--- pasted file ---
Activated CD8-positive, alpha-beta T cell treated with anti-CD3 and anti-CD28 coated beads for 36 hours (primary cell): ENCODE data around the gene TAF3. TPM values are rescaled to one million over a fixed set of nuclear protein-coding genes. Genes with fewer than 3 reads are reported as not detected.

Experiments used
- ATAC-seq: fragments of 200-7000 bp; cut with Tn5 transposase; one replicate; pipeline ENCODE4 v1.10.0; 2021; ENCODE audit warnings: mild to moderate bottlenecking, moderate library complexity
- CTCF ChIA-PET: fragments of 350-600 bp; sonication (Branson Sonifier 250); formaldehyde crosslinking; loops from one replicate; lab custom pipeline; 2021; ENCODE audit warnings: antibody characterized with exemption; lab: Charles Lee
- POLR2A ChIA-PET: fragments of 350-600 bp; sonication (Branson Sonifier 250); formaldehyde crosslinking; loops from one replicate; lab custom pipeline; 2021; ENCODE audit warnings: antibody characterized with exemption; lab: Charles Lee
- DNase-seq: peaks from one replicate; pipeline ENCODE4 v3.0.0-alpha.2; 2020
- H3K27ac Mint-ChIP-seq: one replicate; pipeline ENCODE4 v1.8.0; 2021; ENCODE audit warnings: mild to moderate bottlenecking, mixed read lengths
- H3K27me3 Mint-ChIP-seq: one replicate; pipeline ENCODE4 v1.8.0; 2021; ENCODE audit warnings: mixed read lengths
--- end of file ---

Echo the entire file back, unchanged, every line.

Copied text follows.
Activated CD8-positive, alpha-beta T cell treated with anti-CD3 and anti-CD28 coated beads for 36 hours (primary cell): ENCODE data around the gene TAF3. TPM values are rescaled to one million over a fixed set of nuclear protein-coding genes. Genes with fewer than 3 reads are reported as not detected.

Experiments used
- ATAC-seq: fragments of 200-7000 bp; cut with Tn5 transposase; one replicate; pipeline ENCODE4 v1.10.0; 2021; ENCODE audit warnings: mild to moderate bottlenecking, moderate library complexity
- CTCF ChIA-PET: fragments of 350-600 bp; sonication (Branson Sonifier 250); formaldehyde crosslinking; loops from one replicate; lab custom pipeline; 2021; ENCODE audit warnings: antibody characterized with exemption; lab: Charles Lee
- POLR2A ChIA-PET: fragments of 350-600 bp; sonication (Branson Sonifier 250); formaldehyde crosslinking; loops from one replicate; lab custom pipeline; 2021; ENCODE audit warnings: antibody characterized with exemption; lab: Charles Lee
- DNase-seq: peaks from one replicate; pipeline ENCODE4 v3.0.0-alpha.2; 2020
- H3K27ac Mint-ChIP-seq: one replicate; pipeline ENCODE4 v1.8.0; 2021; ENCODE audit warnings: mild to moderate bottlenecking, mixed read lengths
- H3K27me3 Mint-ChIP-seq: one replicate; pipeline ENCODE4 v1.8.0; 2021; ENCODE audit warnings: mixed read lengths